Cinema

Preview: Festivals Far and Near

By April 18, 2013 No Comments

Today, at the Virginia Theater in Urbana Ill., a few thousand cinephiles and Ebert-olytes are gathering for the first day of the 15th Ebertfest, formerly known as Roger Ebert’s Overlooked Film Festival. I should be with them — I even bought a pass back in November last year — but a change of job meant no annual leave and no money for the flight. Normally, I would just say, “there’ll always be next year” but with Mr. Ebert’s recent passing I don’t know if that will be true.

Instead, we turn our attention to local events and there’s plenty to keep us entertained on top of all the new commercial releases. For a start, the new NZFF Autumn Events initiative  — replacing the much-loved (by me) World Cinema Showcase — gets under way today and the festival organisation were good enough to slip me a few screeners so I could tip you off about some of the less-heralded titles. So, I’m going to presume you are already familiar with Lawrence of Arabia and will be camping out overnight to see the the only two screenings of the — reportedly — magnificent 4k restoration and instead I’ll take a look at a couple of docos and a couple of other features.

The Deep posterI was a little snarky towards the NZFF on Twitter when they announced that Baltasar Kormákur’s The Deep was going to play. After all, the last film of his that local audiences got to see was the woeful Contraband starring Mark Wahlberg. It turns out that was a Hollywood remake of an already successful Icelandic thriller that Mr. Kormákur produced and very likely his director’s fee made The Deep possible. So, snark withdrawn.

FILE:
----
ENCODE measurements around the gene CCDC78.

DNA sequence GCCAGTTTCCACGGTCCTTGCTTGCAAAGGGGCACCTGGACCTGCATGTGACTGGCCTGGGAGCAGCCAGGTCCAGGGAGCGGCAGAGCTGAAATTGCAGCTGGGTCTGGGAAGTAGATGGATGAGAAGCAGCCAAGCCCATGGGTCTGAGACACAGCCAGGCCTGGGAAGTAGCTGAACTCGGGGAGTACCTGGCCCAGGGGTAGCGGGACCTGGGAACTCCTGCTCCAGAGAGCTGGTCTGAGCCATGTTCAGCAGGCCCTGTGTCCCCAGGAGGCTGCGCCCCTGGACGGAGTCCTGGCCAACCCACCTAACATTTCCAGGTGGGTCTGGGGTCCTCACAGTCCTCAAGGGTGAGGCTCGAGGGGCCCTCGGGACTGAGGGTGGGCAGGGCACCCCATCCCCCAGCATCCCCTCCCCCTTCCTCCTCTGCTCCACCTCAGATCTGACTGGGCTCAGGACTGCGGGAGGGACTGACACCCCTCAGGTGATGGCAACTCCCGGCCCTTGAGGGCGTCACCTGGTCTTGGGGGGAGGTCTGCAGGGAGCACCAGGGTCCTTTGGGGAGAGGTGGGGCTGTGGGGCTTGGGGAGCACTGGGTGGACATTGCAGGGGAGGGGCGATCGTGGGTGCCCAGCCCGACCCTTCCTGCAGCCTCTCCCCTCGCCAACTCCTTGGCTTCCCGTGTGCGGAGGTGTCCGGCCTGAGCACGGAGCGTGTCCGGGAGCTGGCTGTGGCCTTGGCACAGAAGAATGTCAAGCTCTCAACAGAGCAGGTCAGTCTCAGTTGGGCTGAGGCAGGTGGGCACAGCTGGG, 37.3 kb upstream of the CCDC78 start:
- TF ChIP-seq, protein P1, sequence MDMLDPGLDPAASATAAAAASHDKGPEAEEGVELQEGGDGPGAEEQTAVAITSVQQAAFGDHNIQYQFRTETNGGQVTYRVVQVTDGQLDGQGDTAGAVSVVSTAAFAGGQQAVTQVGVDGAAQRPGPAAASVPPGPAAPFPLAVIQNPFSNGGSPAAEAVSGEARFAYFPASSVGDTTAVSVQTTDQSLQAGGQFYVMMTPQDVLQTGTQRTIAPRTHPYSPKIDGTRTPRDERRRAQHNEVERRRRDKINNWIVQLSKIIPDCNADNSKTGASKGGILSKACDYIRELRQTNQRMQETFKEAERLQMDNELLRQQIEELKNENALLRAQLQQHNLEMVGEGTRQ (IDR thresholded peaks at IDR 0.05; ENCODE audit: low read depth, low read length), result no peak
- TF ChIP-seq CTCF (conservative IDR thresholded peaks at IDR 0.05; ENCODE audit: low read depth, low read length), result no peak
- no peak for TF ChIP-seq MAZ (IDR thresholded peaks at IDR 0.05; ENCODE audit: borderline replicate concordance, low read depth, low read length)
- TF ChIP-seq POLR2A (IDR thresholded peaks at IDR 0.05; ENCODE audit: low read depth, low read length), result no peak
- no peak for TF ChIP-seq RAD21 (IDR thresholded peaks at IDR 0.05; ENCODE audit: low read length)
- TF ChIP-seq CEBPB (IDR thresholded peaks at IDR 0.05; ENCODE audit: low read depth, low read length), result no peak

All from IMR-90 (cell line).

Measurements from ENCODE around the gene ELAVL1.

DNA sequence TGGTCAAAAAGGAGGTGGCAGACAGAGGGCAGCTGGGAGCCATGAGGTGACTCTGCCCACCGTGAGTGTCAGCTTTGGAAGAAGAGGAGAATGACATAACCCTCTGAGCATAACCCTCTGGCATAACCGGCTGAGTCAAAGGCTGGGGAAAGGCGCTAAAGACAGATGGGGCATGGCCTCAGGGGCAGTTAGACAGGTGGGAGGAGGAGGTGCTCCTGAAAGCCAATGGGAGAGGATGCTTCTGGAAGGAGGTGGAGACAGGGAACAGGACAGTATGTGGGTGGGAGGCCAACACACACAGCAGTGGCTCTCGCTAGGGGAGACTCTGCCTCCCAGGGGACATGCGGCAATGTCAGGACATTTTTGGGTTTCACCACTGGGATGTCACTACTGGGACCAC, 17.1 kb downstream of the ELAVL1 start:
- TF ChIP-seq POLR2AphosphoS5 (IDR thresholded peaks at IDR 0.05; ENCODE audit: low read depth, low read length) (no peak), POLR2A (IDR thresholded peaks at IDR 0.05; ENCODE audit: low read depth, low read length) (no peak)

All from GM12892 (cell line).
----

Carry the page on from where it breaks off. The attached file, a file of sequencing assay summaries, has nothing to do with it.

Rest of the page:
The Deep (otherwise known as the typographically challenging Djúpið) is the true story of a fishing boat that sinks off the coast of Iceland in 1984 and the remarkable story of the sole survivor, played by Ólafur Darri Ólafsson. After watching his colleagues expire one by one in the freezing North Atlantic, he managed to swim to shore and then stumble barefoot across the volcanic terrain back to town. His reward: scientists poking him like a circus freak and the guiltiest of guilty consciences. The Deep is a very good film and among other things it gives the lie to that myth that Icelanders are the best trawlermen in the world.

About Elly posterIf your only experience of Iranian director Asghar Farhadi is the Oscar-winning A Separation then the Autumn Events mini-retrospective should be essential viewing. In 2009’s About Elly a goup of middle-class Teherani friends rent a seaside villa for a weekend. Elly (Taraneh Alidoosti) is a newcomer to the group — the kindergarten teacher of one of the kids. When one child nearly drowns in the sea and Elly goes missing, the relations between (and among) all three couples is stressed to breaking point.